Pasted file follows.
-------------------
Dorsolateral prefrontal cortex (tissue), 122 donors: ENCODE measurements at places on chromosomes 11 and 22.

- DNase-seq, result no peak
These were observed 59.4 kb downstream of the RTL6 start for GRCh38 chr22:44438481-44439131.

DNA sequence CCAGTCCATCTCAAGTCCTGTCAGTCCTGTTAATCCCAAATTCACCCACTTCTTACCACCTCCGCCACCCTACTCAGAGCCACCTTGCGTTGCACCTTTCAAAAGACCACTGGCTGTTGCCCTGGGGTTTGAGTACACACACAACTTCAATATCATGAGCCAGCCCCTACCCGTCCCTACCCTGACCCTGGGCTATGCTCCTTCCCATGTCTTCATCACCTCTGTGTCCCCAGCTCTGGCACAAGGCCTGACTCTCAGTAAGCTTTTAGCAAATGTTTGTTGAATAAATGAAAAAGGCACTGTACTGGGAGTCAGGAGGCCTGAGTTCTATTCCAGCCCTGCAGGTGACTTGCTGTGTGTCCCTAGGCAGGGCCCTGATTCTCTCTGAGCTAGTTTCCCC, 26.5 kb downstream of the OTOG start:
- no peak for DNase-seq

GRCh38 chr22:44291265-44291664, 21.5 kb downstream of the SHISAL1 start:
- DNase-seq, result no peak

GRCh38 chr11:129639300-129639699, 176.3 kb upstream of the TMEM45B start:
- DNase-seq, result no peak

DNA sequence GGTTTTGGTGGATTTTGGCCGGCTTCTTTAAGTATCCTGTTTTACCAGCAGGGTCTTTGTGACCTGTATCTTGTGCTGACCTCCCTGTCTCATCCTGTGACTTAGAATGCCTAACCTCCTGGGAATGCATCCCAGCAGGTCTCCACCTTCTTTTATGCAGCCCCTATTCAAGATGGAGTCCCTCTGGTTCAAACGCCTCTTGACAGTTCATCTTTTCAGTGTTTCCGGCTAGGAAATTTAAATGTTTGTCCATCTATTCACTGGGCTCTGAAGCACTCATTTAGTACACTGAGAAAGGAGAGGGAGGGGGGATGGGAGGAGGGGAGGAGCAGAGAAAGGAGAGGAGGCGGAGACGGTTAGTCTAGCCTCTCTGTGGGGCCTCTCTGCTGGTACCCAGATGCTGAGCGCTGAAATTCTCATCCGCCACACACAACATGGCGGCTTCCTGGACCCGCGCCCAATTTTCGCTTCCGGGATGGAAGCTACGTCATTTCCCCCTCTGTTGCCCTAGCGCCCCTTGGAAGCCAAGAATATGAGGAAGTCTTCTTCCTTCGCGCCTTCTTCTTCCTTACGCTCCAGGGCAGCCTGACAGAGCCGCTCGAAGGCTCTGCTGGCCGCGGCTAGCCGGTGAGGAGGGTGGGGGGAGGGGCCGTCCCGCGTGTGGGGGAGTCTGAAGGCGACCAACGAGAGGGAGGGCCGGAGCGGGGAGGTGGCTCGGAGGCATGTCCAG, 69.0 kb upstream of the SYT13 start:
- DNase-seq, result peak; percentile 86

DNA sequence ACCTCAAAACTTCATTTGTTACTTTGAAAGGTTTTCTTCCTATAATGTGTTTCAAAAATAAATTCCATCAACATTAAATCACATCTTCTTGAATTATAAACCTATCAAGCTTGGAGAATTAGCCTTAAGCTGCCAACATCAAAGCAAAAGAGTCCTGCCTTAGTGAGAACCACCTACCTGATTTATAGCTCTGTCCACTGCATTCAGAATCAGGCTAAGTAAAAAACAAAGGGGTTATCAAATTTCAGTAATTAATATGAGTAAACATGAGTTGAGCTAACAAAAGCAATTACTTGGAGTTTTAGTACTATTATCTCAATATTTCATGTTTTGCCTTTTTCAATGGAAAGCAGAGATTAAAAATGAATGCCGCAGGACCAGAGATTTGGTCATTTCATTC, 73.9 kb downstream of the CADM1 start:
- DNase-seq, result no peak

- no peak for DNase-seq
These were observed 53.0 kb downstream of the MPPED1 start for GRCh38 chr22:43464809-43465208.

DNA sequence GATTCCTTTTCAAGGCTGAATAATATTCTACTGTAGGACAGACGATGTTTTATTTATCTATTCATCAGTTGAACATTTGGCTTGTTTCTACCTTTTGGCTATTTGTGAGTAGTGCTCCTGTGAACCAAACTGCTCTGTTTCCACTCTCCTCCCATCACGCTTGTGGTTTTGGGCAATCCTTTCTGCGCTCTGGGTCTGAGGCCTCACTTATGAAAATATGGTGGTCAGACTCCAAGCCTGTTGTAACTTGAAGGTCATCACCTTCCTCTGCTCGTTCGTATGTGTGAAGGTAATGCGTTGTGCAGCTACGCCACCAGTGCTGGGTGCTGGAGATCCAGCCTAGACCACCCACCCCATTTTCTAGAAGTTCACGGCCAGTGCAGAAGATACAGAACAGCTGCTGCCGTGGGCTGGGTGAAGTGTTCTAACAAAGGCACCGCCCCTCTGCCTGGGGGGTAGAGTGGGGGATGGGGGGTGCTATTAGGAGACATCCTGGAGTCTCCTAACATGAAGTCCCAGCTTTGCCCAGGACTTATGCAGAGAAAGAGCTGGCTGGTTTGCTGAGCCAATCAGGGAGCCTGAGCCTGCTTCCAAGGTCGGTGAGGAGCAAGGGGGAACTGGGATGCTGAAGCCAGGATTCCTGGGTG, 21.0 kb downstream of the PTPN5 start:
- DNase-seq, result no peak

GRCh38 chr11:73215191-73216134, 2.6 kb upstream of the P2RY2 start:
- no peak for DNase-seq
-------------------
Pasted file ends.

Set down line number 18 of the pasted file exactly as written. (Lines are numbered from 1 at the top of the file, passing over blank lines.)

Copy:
GRCh38 chr11:73215191-73216134, 2.6 kb upstream of the P2RY2 start: